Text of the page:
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Think BR: What predictions would Socrates have for radio?

Just as writing was not the end of memory, the internet has not sounded the death knell for radio, writes Robbie McIntosh, strategic insight director, Bauer Media.

Robbie McIntosh, strategic insight director, Bauer Media

Robbie McIntosh, strategic insight director, Bauer Media

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In 500 BC, Plato reminded us that Socrates had believed that writing would be the end of memory.

This probable inception of media ‘endism’ predates, by quite some margin, video killed the radio star, TV being the end of cinema and internet being the end of the printed word and radio as we know it.

However Socrates was generally wrong with his endist prediction, with most of us possessing the twin powers of writing and memory in the same way that we now enjoy the twin consumption of cinema as well as TV, and the internet as well as radio.

It was the creeping mantra that the internet would be the end of radio that made us curious, especially at a time when we and other commercial players are seeing continued increases in listener figures and radio was found by a recent Ofcom report to be the most trusted broadcast medium.

Our thoughts also turned to the recent Rajar analysis which found that radio digital platforms actually act as growth enablers. We decided to find out more.

At the beginning of this year we realigned our 42 local, regional and national stations into two new commercial radio portfolios, Bauer Place and Bauer Passion.

Stations in the Place portfolio champion local communities and strive to deliver more relevant local programming.

The Bauer Passion portfolio is home to all of our passionate, iconic brands dedicated to music and lifestyle, such as dance music station Kiss, rock brand Kerrang!, iconic music brand Q, celebrity brand heat, and commercial digital station, The Hits.

At Bauer one of our key aims is to deliver our radio experience to listeners in every way possible.

Mobile apps for all operating systems and station Facebook pages and events are as philosophically important to us as FM transmitters, DTV carriage and our DAB profiles.

It was the Passion audiences we wanted to investigate. They are characterised by the emotional connection they make with a music format.

A mobile audience, they use every platform available to engage, from FM to DAB, Freeview, online, social media and mobile, making them a fantastic barometer for analysing the way in which people consume music.

We set out to understand exactly how radio and the internet compare and contrast in our listeners’ discovery and experience of music.

And what better way to find out more than to enlist the help of our very own young, multi-tasking, multi-media and multi-platform Passion Portfolio listeners?

If radio was going to be at risk from losing any group of listeners to the seduction of the internet, it is this group of youthful, passionate music fans.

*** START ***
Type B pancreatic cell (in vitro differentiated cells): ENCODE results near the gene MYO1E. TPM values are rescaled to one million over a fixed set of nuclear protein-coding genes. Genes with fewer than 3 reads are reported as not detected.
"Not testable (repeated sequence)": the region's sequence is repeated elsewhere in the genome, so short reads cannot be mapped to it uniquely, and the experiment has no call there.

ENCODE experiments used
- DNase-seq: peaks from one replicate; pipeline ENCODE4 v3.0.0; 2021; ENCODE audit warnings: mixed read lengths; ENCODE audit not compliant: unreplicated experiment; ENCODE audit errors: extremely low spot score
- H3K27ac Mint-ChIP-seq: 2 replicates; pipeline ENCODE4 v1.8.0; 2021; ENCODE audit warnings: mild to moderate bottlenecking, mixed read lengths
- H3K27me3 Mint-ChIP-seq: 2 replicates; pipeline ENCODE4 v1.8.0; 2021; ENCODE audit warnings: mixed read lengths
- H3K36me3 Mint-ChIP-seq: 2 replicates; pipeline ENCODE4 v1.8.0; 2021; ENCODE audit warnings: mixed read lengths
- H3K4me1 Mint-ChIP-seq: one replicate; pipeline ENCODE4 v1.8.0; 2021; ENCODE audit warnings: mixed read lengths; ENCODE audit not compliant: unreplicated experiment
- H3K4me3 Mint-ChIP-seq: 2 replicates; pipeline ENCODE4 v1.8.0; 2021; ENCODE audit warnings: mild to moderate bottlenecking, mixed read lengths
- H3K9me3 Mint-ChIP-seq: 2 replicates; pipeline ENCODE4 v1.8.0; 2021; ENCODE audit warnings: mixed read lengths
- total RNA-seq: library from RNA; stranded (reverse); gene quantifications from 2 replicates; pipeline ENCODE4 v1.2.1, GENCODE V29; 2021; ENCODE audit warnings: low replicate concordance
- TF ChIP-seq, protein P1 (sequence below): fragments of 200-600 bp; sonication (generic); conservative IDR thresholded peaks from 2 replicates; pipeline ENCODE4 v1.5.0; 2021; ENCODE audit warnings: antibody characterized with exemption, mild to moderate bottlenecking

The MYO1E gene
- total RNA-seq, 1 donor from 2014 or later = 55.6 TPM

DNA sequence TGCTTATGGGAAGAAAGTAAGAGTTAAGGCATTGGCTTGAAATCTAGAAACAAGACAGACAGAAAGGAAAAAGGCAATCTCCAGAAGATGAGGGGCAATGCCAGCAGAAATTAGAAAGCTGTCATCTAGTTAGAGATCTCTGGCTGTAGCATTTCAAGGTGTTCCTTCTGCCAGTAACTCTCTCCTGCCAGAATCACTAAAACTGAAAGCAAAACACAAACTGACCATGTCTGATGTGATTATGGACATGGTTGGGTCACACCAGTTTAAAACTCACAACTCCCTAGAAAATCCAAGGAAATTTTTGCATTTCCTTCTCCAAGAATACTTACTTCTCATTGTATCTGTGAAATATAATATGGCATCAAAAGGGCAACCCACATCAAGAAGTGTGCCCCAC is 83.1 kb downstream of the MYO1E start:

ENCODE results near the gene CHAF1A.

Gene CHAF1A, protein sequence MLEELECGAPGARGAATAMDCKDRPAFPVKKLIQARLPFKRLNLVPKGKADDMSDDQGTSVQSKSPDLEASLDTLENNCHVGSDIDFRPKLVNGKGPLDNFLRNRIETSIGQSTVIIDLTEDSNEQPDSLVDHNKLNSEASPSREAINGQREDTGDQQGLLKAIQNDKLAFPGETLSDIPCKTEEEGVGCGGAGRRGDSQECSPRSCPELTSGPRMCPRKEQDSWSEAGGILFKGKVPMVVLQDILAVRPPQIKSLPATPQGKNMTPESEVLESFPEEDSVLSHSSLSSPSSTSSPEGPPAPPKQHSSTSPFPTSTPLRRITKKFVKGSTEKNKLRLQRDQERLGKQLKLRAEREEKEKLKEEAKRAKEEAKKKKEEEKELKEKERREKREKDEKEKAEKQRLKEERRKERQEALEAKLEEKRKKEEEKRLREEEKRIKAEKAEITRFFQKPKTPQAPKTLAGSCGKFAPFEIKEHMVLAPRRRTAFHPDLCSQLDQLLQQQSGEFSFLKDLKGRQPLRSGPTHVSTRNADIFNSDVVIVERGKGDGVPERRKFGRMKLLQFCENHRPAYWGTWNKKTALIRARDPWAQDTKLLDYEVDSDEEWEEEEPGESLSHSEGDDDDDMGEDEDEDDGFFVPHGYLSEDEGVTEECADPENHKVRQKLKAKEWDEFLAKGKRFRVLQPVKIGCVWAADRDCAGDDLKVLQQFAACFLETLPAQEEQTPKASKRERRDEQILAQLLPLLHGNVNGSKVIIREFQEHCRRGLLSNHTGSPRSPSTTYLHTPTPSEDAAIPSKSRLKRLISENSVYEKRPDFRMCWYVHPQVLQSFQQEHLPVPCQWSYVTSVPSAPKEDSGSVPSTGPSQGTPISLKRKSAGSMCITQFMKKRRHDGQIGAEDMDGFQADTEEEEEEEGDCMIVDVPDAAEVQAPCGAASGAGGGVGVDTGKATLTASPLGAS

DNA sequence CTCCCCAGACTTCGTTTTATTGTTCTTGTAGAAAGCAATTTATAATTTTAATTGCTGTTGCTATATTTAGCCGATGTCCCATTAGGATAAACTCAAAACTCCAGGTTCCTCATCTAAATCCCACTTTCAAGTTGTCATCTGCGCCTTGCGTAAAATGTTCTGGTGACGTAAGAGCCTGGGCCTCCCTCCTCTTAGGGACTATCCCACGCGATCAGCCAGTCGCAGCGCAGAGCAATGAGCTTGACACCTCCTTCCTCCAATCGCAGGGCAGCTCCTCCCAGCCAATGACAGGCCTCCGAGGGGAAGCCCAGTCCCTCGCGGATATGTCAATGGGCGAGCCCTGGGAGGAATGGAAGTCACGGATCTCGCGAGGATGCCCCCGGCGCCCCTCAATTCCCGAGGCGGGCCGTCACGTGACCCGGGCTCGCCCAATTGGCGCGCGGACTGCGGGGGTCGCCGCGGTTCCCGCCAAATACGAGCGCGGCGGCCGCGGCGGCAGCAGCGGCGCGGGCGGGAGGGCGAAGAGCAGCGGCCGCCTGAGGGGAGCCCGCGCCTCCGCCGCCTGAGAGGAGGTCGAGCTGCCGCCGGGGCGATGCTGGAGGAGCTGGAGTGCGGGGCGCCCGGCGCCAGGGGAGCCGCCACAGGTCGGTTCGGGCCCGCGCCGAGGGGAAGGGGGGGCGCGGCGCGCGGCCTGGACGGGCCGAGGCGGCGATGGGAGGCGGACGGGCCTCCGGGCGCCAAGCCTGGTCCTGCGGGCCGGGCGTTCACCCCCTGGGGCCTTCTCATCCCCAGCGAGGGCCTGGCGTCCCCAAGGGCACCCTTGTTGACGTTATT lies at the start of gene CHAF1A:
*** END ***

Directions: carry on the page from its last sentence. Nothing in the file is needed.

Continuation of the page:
Highly active online and in their daily social media involvement, all things digital play an important part in their lives.

So what did we find? Among this group of our listeners 82% of them rate the internet as the most important thing in the world.

That’s just behind family and friends and just ahead of home and music. Radio tucks in at 63%, just behind the mobile phone and ahead of TV and social networking.

However, importance to lifestyle does not translate to importance to music listening.

Radio is still clearly ahead as the most popular way to consume music in the past week at 88%: 27 percentage points ahead of MP3s in second on 61%, with internet streaming on 22%. 

When asked what was the main way of consuming music in the last week, radio stood alone at 48%, more than double MP3 at 22% and internet streaming at only 3%.

But the most fascinating findings in this survey for our clients, music industry partners and ad community are around music discovery and trust. 

Eighty three percent find out about new music from radio, followed by 53% from friends, TV music channels at 50% and internet video, social networking and streaming a long way behind.

When asked whose opinion they trust on new music, radio stands alone at 42%, with friends in second place at 22%.

Internet video, social networking, artists’ recommendations and internet streaming are in sub 5% single figures.

Radio brands who create agenda-setting content that’s available on all platforms 24/7 are brands who will enjoy such levels of trust and influence with even the most web loving of listeners when it comes to music discovery. 

The internet is not radio’s end. It’s a really successful part of our identity. And when it comes to musical discovery it is radio alone that gives listeners the knowledge and resources to go further into the online environment to explore and expand on the musical interest that radio continuously shapes and ignites.

Robbie McIntosh, strategic insight director, Bauer Media

The Bauer research was conducted through the Facebook pages and websites of the Passion portfolio stations. There were 818 respondents in total.

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